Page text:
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This is a (completely unauthorized) REST wrapper for the Indigo home automation application, using Django and Django-rest-framework.

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IndigoRESTWrapper is intended to provide more complete access to the information in the Indigo database.

This is a (completely unauthorized) wrapper for Indigo (, using Django ( and Django-rest-framework (

It can do two things:
  • wrap (some of) the current REST calls, in case you’d like different authentication (the authentication provided by django REST is detailed here:
  • provide a few new acccessors, such as retrieving a device by its ‘id’ and also providing a view of the history of a device.

Technically it works by either just calling the current Indigo REST api, or for information which isn’t available there, scanning the database file(s).

Currently available APIs:
  • http://localhost:8000/devices/ - returns a list of all the details about all the devices. It’s more detailed than Indigo’s devices.json, but it’s cached and so some values will certainly be out of date. However, you can use device_history to get this information.
  • http://localhost:8000/device/1838057829/ - Complete information about the device with the matching device id. This is also cached and so some values will certainly be out of date. You can use device_history to get this information though.
  • http://localhost:8000/device_history/1838057829/ - The history of the device. The exact format will depend on the type, but it will typically be a ts
There are also some which wrap the current Indigo API. The big problem here is simply that currently IndigoRESTWrapper can’t interact with Indigo if Indigo is protected with authentication. This should be possible to fix relatively quickly, but one option is to block any access to indigo’s port via your router’s firewall, and then it doesn’t matter so much that Indigo is unprotected.


Before you start

If you don’t know Django at all, you might want to follow the Django tutorial first:

You should make sure you have an up-to-date version of pip:

[sudo] pip install -U pip

Install virtualenv and virtualenvwrapper (if you haven’t already):

[sudo] pip install virtualenv
[sudo] pip install virtualenvwrapper

BTW on default OSX pip installs to : /Library/Frameworks/Python.framework/Versions/2.7/bin/

More details are here: but a short version might be:

cd $HOME
mkdir .virtualenvs
nano .bash_login

and to .bash_login you could add the following:

export PROJECT_HOME=$HOME/Documents
export PIP_PATH=/Library/Frameworks/Python.framework/Versions/2.7
export WORKON_HOME=$HOME/.virtualenvs
export PATH=$PATH:$PIP_PATH/bin
source $PIP_PATH/bin/

The we need to set up the virtualenv:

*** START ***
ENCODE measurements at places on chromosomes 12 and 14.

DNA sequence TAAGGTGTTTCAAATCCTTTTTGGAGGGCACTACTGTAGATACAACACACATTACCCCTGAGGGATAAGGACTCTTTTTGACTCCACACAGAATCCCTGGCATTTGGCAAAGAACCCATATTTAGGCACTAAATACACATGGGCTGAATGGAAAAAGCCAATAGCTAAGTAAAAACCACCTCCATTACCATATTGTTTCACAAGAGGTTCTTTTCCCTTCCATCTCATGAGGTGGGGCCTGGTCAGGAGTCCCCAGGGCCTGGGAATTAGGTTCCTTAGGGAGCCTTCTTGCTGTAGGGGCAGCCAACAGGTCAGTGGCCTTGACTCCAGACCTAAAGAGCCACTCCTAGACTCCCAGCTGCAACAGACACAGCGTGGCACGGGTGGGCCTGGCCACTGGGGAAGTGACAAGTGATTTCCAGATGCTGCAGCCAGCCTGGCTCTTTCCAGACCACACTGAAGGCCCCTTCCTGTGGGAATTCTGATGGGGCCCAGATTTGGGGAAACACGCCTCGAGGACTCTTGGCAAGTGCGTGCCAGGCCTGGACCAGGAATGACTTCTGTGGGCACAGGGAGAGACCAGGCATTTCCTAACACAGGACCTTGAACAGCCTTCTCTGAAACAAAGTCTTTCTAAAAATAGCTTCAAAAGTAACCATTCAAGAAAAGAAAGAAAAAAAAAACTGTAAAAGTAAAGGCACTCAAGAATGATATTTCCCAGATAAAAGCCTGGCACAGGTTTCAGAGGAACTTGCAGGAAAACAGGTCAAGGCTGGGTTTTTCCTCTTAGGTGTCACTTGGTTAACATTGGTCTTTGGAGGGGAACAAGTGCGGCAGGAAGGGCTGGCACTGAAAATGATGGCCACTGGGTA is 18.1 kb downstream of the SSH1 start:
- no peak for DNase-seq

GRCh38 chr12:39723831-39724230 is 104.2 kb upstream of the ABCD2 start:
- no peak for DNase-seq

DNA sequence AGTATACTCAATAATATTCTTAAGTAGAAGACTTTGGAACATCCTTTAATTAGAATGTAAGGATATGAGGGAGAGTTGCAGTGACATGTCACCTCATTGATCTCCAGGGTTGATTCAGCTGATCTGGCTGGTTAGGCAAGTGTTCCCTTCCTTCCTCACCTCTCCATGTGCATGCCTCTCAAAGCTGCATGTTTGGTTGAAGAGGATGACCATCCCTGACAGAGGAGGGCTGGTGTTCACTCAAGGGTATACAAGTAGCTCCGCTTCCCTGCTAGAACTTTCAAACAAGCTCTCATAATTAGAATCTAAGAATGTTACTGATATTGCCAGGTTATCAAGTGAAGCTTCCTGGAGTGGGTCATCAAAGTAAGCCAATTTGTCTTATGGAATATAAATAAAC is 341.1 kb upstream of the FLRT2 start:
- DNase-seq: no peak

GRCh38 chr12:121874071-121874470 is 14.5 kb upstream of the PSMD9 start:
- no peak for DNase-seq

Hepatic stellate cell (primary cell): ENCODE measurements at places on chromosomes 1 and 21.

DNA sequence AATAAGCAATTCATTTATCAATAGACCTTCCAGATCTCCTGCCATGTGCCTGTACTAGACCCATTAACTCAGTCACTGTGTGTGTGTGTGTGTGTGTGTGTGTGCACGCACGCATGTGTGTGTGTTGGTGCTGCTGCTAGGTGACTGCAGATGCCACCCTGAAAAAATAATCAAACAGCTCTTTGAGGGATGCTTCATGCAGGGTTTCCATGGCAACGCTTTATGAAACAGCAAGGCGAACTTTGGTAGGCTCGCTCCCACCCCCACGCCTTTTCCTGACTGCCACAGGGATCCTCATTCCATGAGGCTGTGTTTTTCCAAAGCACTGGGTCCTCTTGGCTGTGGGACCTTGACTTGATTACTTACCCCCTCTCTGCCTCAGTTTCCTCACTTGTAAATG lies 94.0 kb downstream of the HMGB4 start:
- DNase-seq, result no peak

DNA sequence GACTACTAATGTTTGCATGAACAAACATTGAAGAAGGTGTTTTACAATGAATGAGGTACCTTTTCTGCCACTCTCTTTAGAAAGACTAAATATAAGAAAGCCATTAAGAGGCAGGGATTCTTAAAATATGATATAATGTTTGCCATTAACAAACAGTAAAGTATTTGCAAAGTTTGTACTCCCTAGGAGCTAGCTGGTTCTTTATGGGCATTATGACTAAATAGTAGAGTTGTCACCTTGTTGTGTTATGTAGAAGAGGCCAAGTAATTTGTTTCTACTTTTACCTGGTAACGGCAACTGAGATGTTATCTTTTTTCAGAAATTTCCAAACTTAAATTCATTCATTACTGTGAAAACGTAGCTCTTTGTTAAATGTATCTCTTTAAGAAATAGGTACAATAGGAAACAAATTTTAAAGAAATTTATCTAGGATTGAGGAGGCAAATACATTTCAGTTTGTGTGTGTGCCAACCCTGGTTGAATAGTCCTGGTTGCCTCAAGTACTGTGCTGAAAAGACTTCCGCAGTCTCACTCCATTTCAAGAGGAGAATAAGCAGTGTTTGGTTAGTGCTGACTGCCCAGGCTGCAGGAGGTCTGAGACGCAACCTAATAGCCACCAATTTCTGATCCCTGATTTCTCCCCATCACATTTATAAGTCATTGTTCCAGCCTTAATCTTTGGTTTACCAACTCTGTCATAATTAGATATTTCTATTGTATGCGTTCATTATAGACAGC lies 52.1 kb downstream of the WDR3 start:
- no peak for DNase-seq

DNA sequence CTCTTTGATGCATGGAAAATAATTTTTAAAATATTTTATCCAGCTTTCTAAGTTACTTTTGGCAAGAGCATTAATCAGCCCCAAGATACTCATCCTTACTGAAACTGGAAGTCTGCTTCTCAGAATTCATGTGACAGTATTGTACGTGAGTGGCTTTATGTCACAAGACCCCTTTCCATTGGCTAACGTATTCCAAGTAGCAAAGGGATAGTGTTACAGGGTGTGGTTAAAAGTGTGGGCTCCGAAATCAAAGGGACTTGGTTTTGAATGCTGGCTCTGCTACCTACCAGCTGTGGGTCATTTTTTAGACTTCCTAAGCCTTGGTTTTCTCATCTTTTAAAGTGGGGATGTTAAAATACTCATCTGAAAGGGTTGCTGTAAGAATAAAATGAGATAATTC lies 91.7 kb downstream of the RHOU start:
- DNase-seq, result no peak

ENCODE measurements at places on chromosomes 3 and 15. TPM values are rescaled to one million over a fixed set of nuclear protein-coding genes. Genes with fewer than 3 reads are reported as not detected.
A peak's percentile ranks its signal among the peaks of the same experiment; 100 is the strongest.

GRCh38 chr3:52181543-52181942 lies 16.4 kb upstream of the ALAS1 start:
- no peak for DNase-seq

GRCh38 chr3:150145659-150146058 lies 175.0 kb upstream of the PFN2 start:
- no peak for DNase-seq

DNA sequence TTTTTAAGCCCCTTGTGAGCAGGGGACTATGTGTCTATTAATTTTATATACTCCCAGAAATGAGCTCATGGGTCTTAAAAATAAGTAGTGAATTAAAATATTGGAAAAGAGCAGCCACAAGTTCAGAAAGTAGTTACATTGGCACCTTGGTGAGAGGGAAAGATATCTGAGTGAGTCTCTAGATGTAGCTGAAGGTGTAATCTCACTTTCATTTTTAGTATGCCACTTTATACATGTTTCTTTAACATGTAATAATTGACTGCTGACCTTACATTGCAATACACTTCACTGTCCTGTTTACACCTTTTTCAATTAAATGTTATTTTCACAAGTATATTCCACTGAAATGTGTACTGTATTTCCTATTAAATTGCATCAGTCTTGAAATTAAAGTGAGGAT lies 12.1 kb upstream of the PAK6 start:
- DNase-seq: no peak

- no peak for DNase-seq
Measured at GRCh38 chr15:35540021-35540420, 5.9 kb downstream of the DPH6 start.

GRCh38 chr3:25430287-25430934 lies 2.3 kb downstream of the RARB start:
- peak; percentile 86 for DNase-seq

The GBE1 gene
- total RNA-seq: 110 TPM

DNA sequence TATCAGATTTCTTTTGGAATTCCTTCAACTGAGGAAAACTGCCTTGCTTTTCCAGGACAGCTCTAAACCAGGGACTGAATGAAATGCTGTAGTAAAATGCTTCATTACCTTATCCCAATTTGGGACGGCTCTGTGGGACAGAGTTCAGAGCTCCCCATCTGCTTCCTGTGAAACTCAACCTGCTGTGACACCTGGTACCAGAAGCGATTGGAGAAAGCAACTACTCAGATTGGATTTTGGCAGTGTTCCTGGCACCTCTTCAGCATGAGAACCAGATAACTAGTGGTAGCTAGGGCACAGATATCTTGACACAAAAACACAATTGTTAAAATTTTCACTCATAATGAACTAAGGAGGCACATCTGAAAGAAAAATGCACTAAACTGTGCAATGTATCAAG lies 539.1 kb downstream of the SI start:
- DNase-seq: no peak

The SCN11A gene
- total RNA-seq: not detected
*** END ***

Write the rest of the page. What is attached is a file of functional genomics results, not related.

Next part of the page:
mkvirtualenv indigorestserver
workon indigorestserver

Installing Django and django-indigorestwrapper

First make a work directory:

cd Documents
mkdir IndigoRestWrapper
cd IndigoRestWrapper

To install it you need to first install some dependencies:

pip install django
pip install djangorestframework

To check this package out now do:

pip install django-indigorestwrapper

Create a new project:

django-admin startproject mysite

Edit mysite/

Add the following to INSTALLED_APPS:


DATABASES should look like:

  'default': {
      'ENGINE': 'django.db.backends.sqlite3',
      'NAME': os.path.join(BASE_DIR, 'db.sqlite3'),
  'indigo_db': {
      'ENGINE': 'django.db.backends.sqlite3',
      'NAME': os.path.join(BASE_DIR, '/Library/Application Support/Perceptive Automation/Indigo 6/Logs/indigo_history.sqlite'),

(actually you’re free to use whichever DB you prefer for default, but I’m keeping it sqlite3 for the benefit of this tutrorial)

At the end add:

  # Use Django's standard `django.contrib.auth` permissions,
  # or allow read-only access for unauthenticated users.

You might need to update the location for indigo_db in the DATABASES section (though what is above is the default) and INDIGO_URL at the end, to tell it where to find the indigo server.

Then, in the project directory, do:

./ migrate
./ makemigrations

And finally, to try to grab the device data from indigo, do:

./ updateindigodb

(Currently this requires indigo to be unprotected - you could always disable it to run this command, then re-enable it when done - though of course any forwarding of indigo commands will not work once the server is password protected again)

Now you should be able to get a server up and running using:

./ runserver

(This is just for debugging - you should really set something up with e.g. Apache)

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